Alabbar’s plan to conquer e-commerce

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A new online shopping platform created in the United Arab Emirates is set to dominate the industry in the Middle East and possibly the world., which was announced early November, is an online retailer boasting over 20 million products and same-day delivery. Created by Emirati billionaire and businessman Mohamed Alabbar, the site will be launched worldwide in January, 2017.

Stocking millions of products ranging from fashion to electronics, food to cars, the site will be ten times bigger than the region’s current ecommerce site, and will stock over 5 million more products than Dubai’s biggest malls. Starting with 20 million products, the plan is to get to 100 million, Alabbar explained in an interview with Arabian Business. Initially the site will sell popular consumer items, he explained, but will eventually expand to sell niche items too.

The region is ripe for an ecommerce revolution: Alabbar

With $1 billion in financial backing, half from Saudi Arabia’s Public Investment Fund and half from Alabbar himself and a group of Gulf Cooperation Council investors, the ecommerce site will operate from and focus on the UAE and Saudi Arabia before branching out. Noon’s head office will be located in Riyadh, Saudi Arabia

As a region with 50 percent of people under the age of 25, the UAE and Saudi Arabia have extremely high internet and smartphone usage as well as high per capita income Alabbar explained. However, ecommerce accounts for only 2 percent of total retail sales in the region, a total of $3 billion a year.

People in the Gulf nations are still buying online from Amazon US and Amazon UK even though they have to wait a long time for delivery, Alabbar said. Countries like the USA, China and the UK have an ecommerce penetration of 15 to 18 percent of retail, but it is negligible in the Middle East. “The region is all but ripe for an e-commerce revolution,” Alibbar said. “Local giants have emerged in ecommerce around the world, like Alibaba in China. Why should it be any different in the Middle East?”

Ecommerce market to be worth $70 billion by 2025

By 2025 the ecommerce market is expected to be worth a whopping $70 billion a year, and Alabbar aims to take a sizeable chunk of it. Noon is being built with an eventual goal of an initial public offering in five to seven years Alabbar said. Immediate goals, however, include growing online sales in the region from 2 percent to 15 percent. A financial goal from $3 billion to $70 billion within a decade, taking up much of the ecommerce market.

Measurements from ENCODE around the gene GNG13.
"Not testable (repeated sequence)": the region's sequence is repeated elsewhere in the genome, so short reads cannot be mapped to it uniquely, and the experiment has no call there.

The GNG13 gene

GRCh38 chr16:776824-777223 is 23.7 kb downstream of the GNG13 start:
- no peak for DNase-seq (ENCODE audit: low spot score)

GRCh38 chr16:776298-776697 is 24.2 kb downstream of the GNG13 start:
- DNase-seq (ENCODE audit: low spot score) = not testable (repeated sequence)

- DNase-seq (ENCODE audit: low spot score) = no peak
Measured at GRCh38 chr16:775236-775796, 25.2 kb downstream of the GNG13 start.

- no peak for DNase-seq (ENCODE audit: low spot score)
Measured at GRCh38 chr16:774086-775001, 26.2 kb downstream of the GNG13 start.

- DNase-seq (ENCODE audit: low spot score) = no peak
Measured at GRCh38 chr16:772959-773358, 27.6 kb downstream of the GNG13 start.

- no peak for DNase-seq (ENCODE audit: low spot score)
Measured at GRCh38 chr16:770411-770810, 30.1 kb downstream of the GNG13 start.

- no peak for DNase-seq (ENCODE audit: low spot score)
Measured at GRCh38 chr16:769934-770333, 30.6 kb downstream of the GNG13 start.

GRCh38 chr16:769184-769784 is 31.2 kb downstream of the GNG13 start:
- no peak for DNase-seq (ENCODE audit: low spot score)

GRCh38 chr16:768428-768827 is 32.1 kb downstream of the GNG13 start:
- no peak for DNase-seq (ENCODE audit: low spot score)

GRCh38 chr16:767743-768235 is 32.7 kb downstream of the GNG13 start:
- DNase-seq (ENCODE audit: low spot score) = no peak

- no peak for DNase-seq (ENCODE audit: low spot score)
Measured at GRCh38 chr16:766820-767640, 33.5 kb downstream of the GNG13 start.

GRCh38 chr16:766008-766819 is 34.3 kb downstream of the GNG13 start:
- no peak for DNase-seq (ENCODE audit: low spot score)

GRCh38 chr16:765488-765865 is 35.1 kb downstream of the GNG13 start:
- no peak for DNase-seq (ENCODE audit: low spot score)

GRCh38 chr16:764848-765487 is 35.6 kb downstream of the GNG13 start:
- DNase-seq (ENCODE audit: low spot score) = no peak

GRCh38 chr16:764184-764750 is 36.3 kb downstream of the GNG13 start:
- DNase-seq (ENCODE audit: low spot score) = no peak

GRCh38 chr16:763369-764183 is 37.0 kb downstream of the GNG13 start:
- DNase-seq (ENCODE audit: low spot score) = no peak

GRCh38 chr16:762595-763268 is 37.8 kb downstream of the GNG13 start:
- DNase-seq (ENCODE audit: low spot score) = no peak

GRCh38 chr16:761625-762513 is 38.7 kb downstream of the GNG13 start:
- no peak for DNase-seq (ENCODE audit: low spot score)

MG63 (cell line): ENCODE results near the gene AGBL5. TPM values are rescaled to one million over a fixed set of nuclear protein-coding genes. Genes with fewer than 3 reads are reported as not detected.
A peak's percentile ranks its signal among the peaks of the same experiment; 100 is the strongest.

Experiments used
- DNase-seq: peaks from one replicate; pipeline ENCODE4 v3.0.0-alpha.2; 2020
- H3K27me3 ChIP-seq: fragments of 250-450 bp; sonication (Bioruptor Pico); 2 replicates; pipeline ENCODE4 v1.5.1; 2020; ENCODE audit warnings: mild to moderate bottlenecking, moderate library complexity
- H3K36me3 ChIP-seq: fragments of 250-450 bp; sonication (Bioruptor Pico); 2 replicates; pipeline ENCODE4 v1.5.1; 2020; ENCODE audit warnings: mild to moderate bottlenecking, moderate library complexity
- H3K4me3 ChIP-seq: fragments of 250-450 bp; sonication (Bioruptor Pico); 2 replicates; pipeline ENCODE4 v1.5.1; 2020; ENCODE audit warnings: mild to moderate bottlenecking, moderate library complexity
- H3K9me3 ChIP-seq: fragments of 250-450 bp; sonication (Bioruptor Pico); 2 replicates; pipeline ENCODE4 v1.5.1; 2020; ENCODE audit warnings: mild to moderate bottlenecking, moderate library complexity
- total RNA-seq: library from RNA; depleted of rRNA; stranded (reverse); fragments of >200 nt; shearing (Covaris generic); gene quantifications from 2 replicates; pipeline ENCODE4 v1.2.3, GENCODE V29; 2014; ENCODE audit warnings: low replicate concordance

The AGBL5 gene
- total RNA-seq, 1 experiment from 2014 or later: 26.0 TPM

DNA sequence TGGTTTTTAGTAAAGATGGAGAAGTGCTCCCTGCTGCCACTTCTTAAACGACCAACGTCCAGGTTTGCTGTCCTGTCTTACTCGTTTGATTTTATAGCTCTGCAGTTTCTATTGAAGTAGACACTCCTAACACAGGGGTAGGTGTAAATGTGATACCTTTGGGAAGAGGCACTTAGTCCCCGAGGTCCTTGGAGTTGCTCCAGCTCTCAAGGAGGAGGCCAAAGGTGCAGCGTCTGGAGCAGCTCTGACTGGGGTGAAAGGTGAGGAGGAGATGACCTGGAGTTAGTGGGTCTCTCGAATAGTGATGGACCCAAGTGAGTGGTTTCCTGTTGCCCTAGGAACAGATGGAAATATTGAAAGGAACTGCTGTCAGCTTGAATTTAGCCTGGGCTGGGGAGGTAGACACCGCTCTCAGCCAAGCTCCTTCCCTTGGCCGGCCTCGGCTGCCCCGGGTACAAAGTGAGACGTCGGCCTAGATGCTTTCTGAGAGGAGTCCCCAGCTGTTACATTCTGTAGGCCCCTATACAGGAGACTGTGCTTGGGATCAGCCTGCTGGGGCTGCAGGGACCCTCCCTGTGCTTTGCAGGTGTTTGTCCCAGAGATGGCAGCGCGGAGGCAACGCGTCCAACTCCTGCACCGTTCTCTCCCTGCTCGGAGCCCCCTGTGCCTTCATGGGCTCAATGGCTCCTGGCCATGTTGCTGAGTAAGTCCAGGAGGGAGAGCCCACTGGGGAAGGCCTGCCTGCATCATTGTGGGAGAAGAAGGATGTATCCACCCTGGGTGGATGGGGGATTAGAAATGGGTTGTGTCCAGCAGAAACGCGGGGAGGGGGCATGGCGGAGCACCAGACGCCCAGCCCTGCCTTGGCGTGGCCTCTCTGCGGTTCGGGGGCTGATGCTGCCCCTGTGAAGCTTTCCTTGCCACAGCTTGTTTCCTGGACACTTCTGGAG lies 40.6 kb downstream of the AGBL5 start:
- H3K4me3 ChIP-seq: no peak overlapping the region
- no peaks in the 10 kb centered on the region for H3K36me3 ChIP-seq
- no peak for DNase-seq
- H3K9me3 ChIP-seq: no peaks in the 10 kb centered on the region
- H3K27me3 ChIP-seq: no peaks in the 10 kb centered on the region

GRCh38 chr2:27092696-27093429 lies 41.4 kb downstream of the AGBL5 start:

“Any vision to change the world necessarily has to be big. A quantum leap cannot be small,” Alabbar said. An obvious comparison to Noon is Alibaba. When Alibaba was launched, Amazon was already a large public company, Alabbar explained. But that didn’t stop CEO Jack Ma from dreaming big. Today they are the largest ecommerce company in the world, and Amazon is almost non-existent in China, Alabbar said.

End to End Ecommerce Retailer

Noon plans on being an all-encompassing retail experience. From its website to an app, to delivery system and pay platform, it is all the same company from start to finish. Noon’s CEO and former country manager for Souq, Fodhil Benturquia said Noon’s edge over competition lay in its technological advances. “Our customer experience will be driven by state-of-the-art technology that will power everything from product discovery to purchase and delivery,” Benturquia said.

As well as creating its very own paying platform, Noon Pay, the company is also currently building the world’s largest warehouse adjacent to Dubai’s Al Maktoum International airport to store its products. The warehouse, which will be the size of 60 football fields will be one of many similar centers across Saudi Arabia and later across the entire region. Large storage centers mean same-day delivery is possible and this will be achieved via an in-house system called Noon Transportation and part-owned delivery service, Aramex. Noon is going to change the online shopping landscape for the Middle East customer, Benturquia said.

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